Better “Damn Democrats” than “Damned Democrats”… lol.  Think about it.

The word for the day is “Disenfranchisement.” And this blog is going to be a bit more scattershot than some others I’ve posted, particularly in the realm of politics.  Just a ranting, a venting, a stream of consciousness babbling of some things I don’t quite GET….  And I will break one of my general blog rules by using the f-word liberally (pardon the pun).  Generally, I think of profanity as a short-cut for thinking.  But upon occasion, I think a peppering of profanity can help make a point and spur people to ponder a point a bit more purposefully…. 

1)  Why the fuck does Howard Dean insist on sticking to flawed Democratic Party “rules” – even when it means allowing Florida governor Charlie Crist and his Republican cohorts to say “Mission Accomplished!” on multiple fronts: essentially silencing Florida Democrats who voted in the primary, perhaps discouraging many of those Democrats from voting in November’s general election, and dividing and (possibly) conquering the national Democratic party?

2)  Rules sometimes need to be changed.  And which rules should be at the top of the “must be changed” list?  Rules that say “fuck you, your votes won’t count” to two states (in this case Florida and Michigan) whose voters were not responsible for either the rules or the decisions their politicos made to violate the rules….  Punish the politicians, I say – not the voters.  Why, when public officials do the rule-breaking, are the voters the ones to be penalized?  Count the public’s votes – and if you must make an example of someone, make it the real rule-breakers.

3)  I’m sure you’ve heard people say, “The popular vote should determine the nominee.  The superdelegates should follow the vote of the people and not swing the nomination to another candidate.”  Why are the folks who are most gung ho about letting the “vote of the people” (and not of the superdelegates, who apparently are not people) decide the nomination… why are these “vote of the people” proponents in many cases the same folks who want to essentially say “fuck you” to the vote of the people in Michigan and Florida, by insisting that the votes in those states do not count?  And if they don’t mean to say “fuck you” to those voters, why are they not doing everything in their power to ensure there is a re-vote of the people in those states?  Makes sense, if counting the “popular vote” is your real reason for wanting to count out the superdelegates….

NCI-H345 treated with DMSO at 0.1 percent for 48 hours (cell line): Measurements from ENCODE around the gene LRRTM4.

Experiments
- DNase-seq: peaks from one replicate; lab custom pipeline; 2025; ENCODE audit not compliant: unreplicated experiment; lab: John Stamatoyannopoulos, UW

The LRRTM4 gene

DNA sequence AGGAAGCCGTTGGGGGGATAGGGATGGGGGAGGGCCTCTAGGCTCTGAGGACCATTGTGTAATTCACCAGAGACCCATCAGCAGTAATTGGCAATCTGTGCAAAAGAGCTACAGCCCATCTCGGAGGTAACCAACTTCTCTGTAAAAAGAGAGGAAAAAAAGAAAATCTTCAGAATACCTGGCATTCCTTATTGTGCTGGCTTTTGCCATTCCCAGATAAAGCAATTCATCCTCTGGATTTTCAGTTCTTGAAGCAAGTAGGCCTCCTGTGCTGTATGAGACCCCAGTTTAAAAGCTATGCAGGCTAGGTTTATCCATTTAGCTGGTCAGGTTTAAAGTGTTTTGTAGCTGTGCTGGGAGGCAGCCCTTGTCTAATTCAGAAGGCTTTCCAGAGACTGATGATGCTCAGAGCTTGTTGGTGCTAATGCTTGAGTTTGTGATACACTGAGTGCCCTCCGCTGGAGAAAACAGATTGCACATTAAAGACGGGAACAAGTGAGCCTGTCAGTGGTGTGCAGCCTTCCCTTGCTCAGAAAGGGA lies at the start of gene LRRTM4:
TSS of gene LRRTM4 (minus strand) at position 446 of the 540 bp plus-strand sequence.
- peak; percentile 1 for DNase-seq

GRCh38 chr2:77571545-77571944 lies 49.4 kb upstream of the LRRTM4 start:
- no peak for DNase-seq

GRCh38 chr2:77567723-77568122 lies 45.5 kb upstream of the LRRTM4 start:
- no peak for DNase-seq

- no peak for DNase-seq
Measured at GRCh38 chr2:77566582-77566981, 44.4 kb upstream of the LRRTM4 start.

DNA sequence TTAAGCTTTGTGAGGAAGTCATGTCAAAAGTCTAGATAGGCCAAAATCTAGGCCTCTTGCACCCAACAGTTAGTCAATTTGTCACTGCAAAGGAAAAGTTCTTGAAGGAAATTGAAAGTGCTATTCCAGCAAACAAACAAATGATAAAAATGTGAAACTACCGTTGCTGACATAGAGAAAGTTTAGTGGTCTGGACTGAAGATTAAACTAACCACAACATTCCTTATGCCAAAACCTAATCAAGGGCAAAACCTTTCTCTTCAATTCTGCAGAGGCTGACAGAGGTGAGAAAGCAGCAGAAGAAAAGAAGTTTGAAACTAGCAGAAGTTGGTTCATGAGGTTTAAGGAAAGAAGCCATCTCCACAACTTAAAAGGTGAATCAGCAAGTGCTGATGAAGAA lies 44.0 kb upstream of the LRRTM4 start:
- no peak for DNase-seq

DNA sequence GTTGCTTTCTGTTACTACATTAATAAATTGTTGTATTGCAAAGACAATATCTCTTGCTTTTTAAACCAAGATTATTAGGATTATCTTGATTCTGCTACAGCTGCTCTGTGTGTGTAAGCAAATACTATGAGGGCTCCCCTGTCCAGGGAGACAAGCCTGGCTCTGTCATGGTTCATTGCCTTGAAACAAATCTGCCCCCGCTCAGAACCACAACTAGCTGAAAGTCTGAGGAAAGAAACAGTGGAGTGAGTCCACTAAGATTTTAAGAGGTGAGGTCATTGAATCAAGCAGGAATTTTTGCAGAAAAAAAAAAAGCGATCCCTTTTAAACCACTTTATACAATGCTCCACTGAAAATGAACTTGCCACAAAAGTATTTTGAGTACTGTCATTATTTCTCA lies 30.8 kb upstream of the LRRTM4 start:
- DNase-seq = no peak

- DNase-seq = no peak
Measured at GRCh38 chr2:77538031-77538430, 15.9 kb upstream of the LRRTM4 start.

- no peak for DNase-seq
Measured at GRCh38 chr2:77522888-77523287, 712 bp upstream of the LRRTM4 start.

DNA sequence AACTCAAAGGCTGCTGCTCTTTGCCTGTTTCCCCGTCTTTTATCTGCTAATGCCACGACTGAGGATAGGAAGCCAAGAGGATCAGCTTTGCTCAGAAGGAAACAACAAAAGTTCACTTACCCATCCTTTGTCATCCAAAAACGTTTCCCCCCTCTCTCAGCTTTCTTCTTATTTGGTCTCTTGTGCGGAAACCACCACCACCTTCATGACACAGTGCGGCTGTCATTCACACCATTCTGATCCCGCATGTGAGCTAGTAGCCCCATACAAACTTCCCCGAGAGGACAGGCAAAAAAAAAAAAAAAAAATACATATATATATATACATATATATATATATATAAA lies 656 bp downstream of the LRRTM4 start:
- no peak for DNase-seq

4)  Why are many leading Democrats trying to pressure either Hillary Clinton or Barack Obama into leaving the race before all 50 states have had a chance to vote?  I agree we need party unity – and sooner is better than later.  But we also need to let ALL Americans who want to vote in the primaries have a chance to do so.  If you want the nomination to be decided by March – and if that’s in the best interest of the Democratic party – then why not let the people in every state VOTE before March?  And if that’s what you want, and also in the party’s best interest, why in the hell would you penalize states (like Michigan and Florida) for moving their primaries back so they can vote before March?

Am I the only one who doesn’t get this?  I’m a staunch Democrat and we’re supposed to be the party of “the people.”  So why are we not letting ALL of the people’s votes count?  That’s why I think the f-word is appropriate in this blog.  And I apologize if it offends anyone’s sensibilities.  But let’s face it, the people are getting fucked here!  I’m kinda used to the Republicans doing it – with their unprovoked wars, tax-breaks to Exxon-Mobil, thumbing their noses at our environment, and so on and so forth.  But do we Democrats have to do it as well, by disenfranchising voters?  It’s not right.  I daresay it’s unAmerican.


Let every Democrat’s vote be counted in this primary season.  And then whoever wins a larger share of the popular vote, whether it’s Obama or Clinton, should be the Democratic nominee.  And we Democrats should unite to support that nominee.  If the margin of victory is within a certain small percentage, or if neither candidate earns a majority of the popular vote, then we should seriously consider bringing the top two candidates together on one ticket to face the Republicans in November.  What better way to ensure party unity and keep the lion’s share of both leading candidates’ supporters from being discouraged? 

What’s the alternative?  Tearing each other’s hearts out, handing the Congress and Presidency back to the Republicans, and likely enduring four or more years of the same old same old?  Just thinking aloud here….  But it’s enough to make a guy want to use profanity.


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